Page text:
When speaking of the “safeness” of a statement in MySQL Replication, we are referring to whether a statement and its effects can be replicated correctly using statement-based format. If this is true of the statement, we refer to the statement as safe; otherwise, we refer to it as unsafe.
In general, a statement is safe if it deterministic, and unsafe if it is not. However, certain nondeterministic functions are not considered unsafe (see Nondeterministic functions not considered unsafe, later in this section). In addition, statements using results from floating-point math functions—which are hardware-dependent—are always considered unsafe (see Section 22.214.171.124, “Replication and Floating-Point Values”).
Handling of safe and unsafe statements.
A statement is treated differently depending on whether the
statement is considered safe, and with respect to the binary
logging format (that is, the current value of
No distinction is made in the treatment of safe and unsafe
statements when the binary logging mode is
If the binary logging format is
statements flagged as unsafe are logged using the row-based
format; statements regarded as safe are logged using the
If the binary logging format is
STATEMENT, statements flagged as being
unsafe generate a warning to this effect. (Safe statements
are logged normally.)
Each statement flagged as unsafe generates a warning. Formerly,
in cases where a great many such statements were executed on the
master, this could lead to very large error log files, sometimes
even filling up an entire disk unexpectedly. To guard against
this, MySQL 5.5.27 introduced a warning suppression mechanism,
which behaves as follows: Whenever the 50 most recent
warnings have been generated more than 50 times in any 50-second
period, warning suppression is enabled. When activated, this
causes such warnings not to be written to the error log;
instead, for each 50 warnings of this type, a note
last warning was repeated is written
to the error log. This continues as long as the 50 most recent
such warnings were issued in 50 seconds or less; once the rate
has decreased below this threshold, the warnings are once again
logged normally. Warning suppression has no effect on how the
safety of statements for statement-based logging is determined,
nor on how warnings are sent to the client (MySQL clients still
receive one warning for each such statement).
N times in
For more information, see Section 17.1.2, “Replication Formats”.
Statements containing system functions that may return a different value
These functions include
Nondeterministic functions not considered unsafe.
Although these functions are not deterministic, they are
treated as safe for purposes of logging and replication:
For more information, see Section 126.96.36.199, “Replication and System Functions”.
References to system variables. Most system variables are not replicated correctly using the statement-based format. For exceptions, see Section 188.8.131.52, “Mixed Binary Logging Format”.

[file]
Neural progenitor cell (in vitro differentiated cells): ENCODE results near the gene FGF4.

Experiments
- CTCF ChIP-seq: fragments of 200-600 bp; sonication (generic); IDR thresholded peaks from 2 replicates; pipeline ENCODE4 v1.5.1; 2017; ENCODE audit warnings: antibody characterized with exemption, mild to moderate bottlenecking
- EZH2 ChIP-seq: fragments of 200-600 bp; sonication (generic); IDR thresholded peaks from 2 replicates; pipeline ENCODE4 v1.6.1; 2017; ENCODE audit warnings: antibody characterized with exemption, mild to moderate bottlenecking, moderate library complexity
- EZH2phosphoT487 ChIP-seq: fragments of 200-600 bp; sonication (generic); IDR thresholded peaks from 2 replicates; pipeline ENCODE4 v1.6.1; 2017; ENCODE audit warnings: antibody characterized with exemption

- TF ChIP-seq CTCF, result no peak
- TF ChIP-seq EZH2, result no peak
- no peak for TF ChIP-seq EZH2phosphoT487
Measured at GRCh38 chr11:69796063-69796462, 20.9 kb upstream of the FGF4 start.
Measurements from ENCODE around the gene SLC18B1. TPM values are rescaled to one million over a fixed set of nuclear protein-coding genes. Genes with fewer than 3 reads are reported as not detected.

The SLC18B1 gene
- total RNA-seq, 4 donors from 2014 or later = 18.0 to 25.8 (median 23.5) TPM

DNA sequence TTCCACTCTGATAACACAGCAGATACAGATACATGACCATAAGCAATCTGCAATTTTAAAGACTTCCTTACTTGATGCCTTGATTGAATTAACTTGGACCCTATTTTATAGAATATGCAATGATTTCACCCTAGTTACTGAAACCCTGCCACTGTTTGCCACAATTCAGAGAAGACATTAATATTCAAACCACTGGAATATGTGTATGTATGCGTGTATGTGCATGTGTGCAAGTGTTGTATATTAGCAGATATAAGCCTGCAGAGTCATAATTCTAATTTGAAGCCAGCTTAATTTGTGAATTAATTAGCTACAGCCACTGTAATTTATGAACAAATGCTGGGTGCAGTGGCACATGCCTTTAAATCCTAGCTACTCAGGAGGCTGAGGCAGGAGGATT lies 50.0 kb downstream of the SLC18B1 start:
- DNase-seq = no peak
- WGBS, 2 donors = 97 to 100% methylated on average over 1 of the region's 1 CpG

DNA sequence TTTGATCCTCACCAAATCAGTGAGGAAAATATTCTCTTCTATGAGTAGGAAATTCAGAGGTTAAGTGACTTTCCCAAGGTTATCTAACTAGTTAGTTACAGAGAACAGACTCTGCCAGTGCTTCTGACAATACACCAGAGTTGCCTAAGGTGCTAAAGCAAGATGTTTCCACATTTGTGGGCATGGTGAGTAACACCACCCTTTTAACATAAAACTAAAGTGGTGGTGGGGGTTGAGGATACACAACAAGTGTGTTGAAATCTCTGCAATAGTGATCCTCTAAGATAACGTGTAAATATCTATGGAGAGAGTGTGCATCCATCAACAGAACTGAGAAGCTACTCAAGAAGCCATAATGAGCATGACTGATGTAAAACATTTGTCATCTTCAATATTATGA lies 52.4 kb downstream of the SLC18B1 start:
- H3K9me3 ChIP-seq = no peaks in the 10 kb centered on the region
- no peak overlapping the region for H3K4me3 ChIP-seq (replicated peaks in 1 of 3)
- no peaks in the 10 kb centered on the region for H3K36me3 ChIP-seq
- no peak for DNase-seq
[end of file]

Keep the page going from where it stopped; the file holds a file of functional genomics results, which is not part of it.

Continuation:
UDFs. Since we have no control over what a UDF does, we must assume that it is executing unsafe statements.
Updates a table having an AUTO_INCREMENT column. Prior to MySQL 5.5.3, all such statements were always considered unsafe because the order in which the rows are updated could differ on the master and the slave. In MySQL 5.3.3 and later, these statements are unsafe only when they are executed by a trigger or stored program (Bug #50192, Bug #11758052).
INSERT into a table that
has a composite primary key containing an
AUTO_INCREMENT column that is not the
first column of this composite key is unsafe.
For more information, see Section 184.108.40.206, “Replication and AUTO_INCREMENT”.
INSERT DELAYED statement. This statement is considered unsafe because the insertion of the rows may interleave with concurrently executing statements.
INSERT ... ON DUPLICATE KEY UPDATE statements on tables with multiple primary or unique keys. When executed against a table that contains more than one primary or unique key, this statement is considered unsafe, being sensitive to the order in which the storage engine checks the keys, which is not deterministic, and on which the choice of rows updated by the MySQL Server depends.
... ON DUPLICATE KEY UPDATE statement against a
table having more than one unique or primary key is marked
as unsafe for statement-based replication beginning with
MySQL 5.5.24. (Bug #11765650, Bug #58637)
Updates using LIMIT. The order in which rows are retrieved is not specified.
Accesses or references log tables. The contents of the system log table may differ between master and slave.
Nontransactional operations after transactional operations. Within a transaction, allowing any nontransactional reads or writes to execute after any transactional reads or writes is considered unsafe.
For more information, see Section 220.127.116.11, “Replication and Transactions”.
Accesses or references self-logging tables. All reads and writes to self-logging tables are considered unsafe. Within a transaction, any statement following a read or write to self-logging tables is also considered unsafe.
LOAD DATA INFILE statements.
Beginning with MySQL 5.5.6,
INFILE is considered unsafe, it causes a warning
in statement-based mode, and a switch to row-based format
when using mixed-format logging. See
Section 18.104.22.168, “Replication and LOAD DATA INFILE”.
For additional information, see Section 17.4.1, “Replication Features and Issues”.